Septennial re-roofing ceremony of the Kamablon, sacred house of Kangaba


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Inscribed in 2009 (4.COM) on the Representative List of the Intangible Cultural Heritage of Humanity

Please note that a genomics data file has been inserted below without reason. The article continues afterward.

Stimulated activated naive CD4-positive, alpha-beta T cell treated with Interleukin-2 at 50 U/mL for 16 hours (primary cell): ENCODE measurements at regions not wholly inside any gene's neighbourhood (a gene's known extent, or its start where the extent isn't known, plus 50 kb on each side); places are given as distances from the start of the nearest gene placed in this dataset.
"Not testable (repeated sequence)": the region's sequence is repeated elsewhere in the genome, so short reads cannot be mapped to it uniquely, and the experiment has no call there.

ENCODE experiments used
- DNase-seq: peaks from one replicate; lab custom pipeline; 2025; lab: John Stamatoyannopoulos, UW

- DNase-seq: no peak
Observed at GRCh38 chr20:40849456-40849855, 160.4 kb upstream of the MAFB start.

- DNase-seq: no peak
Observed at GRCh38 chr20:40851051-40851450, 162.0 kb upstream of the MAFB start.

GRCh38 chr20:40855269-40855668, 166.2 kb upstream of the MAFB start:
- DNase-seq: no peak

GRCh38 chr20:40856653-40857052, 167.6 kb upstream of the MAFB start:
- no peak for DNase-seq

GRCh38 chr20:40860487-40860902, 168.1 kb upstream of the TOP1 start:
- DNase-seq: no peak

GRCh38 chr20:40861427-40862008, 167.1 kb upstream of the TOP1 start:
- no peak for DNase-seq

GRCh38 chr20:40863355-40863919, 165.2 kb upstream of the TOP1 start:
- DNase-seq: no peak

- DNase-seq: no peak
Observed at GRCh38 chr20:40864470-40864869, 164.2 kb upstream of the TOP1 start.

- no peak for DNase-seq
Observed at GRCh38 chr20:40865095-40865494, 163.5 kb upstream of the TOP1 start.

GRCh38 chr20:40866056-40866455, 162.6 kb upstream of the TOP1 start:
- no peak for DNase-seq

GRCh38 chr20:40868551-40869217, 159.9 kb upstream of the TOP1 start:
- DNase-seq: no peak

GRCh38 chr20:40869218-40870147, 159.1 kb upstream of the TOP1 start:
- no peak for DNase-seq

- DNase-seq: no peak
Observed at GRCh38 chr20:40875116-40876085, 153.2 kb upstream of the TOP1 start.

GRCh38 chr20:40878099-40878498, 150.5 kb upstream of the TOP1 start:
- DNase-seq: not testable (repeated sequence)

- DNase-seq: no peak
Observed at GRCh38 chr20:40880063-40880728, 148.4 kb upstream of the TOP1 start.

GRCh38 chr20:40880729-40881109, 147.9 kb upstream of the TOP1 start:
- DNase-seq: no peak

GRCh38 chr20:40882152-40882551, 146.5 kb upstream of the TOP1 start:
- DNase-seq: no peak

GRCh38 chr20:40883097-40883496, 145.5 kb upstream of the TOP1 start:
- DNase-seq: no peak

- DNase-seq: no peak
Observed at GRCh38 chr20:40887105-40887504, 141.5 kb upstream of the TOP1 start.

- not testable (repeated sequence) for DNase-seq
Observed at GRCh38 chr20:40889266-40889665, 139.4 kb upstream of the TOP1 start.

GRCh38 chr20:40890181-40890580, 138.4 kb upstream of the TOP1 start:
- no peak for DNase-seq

The Malinke and other peoples of the Manden region of south-west Mali gather every seven years to celebrate when a new thatch roof is installed atop the Kamablon (or House of Speech) in the village of Kangaba. Built in 1653, the distinctive circular Kamablon of Kangaba shelters objects and furniture of high symbolic value to the community and serves as a village senate. Members of the Keita clan – descendants of the Mali Empire’s founder, Sundiata Keita – and griots with the patronym Diabate are the keepers of the Kamablon’s history and organizers of the ceremony. The re-roofing is an occasion to evoke the history and culture of the Manden through oral traditions and an opportunity to strengthen social bonds, settle conflicts, and predict what will happen for the next seven years. During five days, young people of 20 or 21 years of age take down the old roof and put in place a new one under the supervision and guidance of community elders who transmit on that occasion their knowledge relating to the house, its construction, history and symbolic value. Griots from the nearby village of Kela carry out homage to Sundiata and recount the oral history of the Manden region.